The imperious TelePrompTer cuing device deserves a few words here. The lesson, exactly as I had written it, had been typed on a long roll of yellow paper in large block letters. This roll was inserted into the machine. At the moment of filming, the roll began inevitably to unwind and those words, which I had with such care arranged and balanced in my study, began to rise before me at a mindless pace. The speed with which the unwinding proceeded was governed by an intelligent young man to whom I was unable to convey my despair once the filming began. In any event, like all the technicians, he was very busy. On some occasions he was unwinding me on metrics while I was still trying to refine myself on style.
There are other technical problems that confront the television teacher. He must learn to control his movements and must be prepared to revise his script to meet the needs of the studio. But I do not want to overstress the difficulties. They are in any event either surmountable or worth struggling with.
A valuable but difficult medium
The surprising truth is that I am thoroughly convinced that television teaching is possible and valuable. If I have stressed some of the negative aspects of my encounter with the medium, it is merely to emphasize the difference between the teaching experience in the classroom and that in the studio. My own experience has served to persuade me that both kinds of instruction need to exist.
The teacher who may be asked to conduct a television class will never, I believe, be able to compensate for the fact that he must work without students. This is the singular, the particular, the worst aspect of television teaching and I think it should be accepted as part of the definition of the new mode. But anyone who has ever been to a movie, or who has watched television in his own home, will know at once what vast capacity for information and interest and delight the television or movie camera can offer. To put such a vast technology at the fingertips of the teacher is to give him a tool whose merits need hardly be stressed. What can be stressed is the value of the added discipline of time which the limitations of studio program planning impose.
Few teachers can or should make their lessons come to a pinpoint stop with each idea, each appropriate observation precisely covered in a precise number of minutes. I think no one enjoys the martinet, but the televised lesson needs considerably more attention to shape, pace, style, and tone than does its counterpart in the classroom, which is jointly shaped by teacher and student. One realizes the kind of care necessary in the making of a television lesson if he remembers that that lesson, unlike the one in the classroom, can be played again and again. Whatever virtues may thus be repeated are repeated along with whatever errors have also been committed. At all points it is the classroom teacher who has the advantage—he may explain himself or apologize or smile at his students. None of these devices may be counted on by the television teacher.
A geometry problem is televised from the courtyard to a second floor classroom in Bergenfield High School, experimenting the use of Philco Industrial Television as an educational tool, circa 1958.
Now, how can a televised lesson best be used? My own hope is that it will always be used as an adjunct to, not as a substitute for, the classroom situation. The television lesson can never be more than a resource, a further and useful device—along with maps or models or photographs or paintings or eyewitness accounts. The televised lesson is a kind of animate artifact, useful as a tool, useless as an end in itself. The responsibility for the education of students must rest with living persons. In a society that values humanity, the absolutely mechanized classroom will never come to pass. In the ultimate sense, mechanized teaching is inefficient. By definition, the teacher stands by to answer the question that has not yet been asked. No machine can ever fulfill this task.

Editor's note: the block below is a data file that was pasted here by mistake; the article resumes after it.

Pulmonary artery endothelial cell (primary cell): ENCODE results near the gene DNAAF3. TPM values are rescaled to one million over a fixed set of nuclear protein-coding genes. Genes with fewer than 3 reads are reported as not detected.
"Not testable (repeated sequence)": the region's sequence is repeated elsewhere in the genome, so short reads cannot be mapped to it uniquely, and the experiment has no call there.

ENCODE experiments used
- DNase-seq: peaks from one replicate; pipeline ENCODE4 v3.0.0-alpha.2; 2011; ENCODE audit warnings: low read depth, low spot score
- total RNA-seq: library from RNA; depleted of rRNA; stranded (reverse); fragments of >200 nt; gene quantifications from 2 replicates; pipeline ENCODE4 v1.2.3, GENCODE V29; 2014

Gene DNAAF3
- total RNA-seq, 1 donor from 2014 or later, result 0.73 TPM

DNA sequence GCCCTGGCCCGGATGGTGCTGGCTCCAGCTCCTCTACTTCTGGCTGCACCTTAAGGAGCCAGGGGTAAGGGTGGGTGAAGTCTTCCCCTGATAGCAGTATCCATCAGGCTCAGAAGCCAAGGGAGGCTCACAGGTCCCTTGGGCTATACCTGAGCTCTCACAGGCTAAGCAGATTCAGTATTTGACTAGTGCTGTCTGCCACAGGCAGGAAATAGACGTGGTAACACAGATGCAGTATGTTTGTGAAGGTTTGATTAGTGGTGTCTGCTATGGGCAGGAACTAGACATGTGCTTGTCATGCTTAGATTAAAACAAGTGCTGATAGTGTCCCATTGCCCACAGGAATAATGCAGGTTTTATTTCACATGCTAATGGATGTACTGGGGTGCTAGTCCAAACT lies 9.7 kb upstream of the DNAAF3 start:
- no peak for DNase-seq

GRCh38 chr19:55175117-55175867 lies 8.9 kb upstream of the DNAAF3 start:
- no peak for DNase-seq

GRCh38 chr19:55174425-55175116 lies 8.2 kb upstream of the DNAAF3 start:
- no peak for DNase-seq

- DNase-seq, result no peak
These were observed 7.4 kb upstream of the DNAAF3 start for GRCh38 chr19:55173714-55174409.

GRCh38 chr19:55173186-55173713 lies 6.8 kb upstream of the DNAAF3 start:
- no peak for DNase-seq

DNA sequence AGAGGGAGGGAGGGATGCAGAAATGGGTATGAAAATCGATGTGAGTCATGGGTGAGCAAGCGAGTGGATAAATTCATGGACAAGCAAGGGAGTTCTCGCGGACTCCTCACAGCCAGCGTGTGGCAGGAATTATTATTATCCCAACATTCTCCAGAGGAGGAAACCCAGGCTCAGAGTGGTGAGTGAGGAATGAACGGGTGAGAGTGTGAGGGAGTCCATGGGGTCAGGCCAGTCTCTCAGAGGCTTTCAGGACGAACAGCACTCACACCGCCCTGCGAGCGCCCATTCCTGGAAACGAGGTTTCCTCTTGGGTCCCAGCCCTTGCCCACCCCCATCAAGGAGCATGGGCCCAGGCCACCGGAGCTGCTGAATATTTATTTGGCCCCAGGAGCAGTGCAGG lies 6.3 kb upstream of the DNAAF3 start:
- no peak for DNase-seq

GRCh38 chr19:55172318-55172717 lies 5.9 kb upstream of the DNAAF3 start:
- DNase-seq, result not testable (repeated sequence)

Class teacher imparts real lesson
The televised lesson is a point of departure for the classroom teacher. It would be a great pity if he undertook either in manner or method to imitate the teacher on the screen. If the classroom teacher takes from the televised lesson what his own understanding and temperament tell him he can use, and if he develops it in his own way, it seems to me he will then use the artifact as it should be used.
The teacher ought to develop an intelligently quizzical stance toward the televised lesson. He should check the information it purports to convey or he may ask his students to check it. He may use the lesson on the screen to provoke discussion. For example, in the lesson I recently televised, I observed somewhat idiosyncratically that the concluding couplet of Shakespeare's Sonnet 73 is an artistic failure. Surely, any teacher has the right, if not the downright duty, to question my judgment with his students. The television lesson can be the object around which teachers and students gather for discussion, it is not the voice of authority before which they must bow. The sensible teacher will use it as a wall against which to bump heads—his own, his students, or that of the teacher on the screen
The real lesson is finished in the classroom. What takes place for half an hour or more on the screen is the merest beginning.
A teacher of flesh and blood, surrounded by the living students who define his profession, has the job of finishing the work that the machine in the classroom has helped him to begin.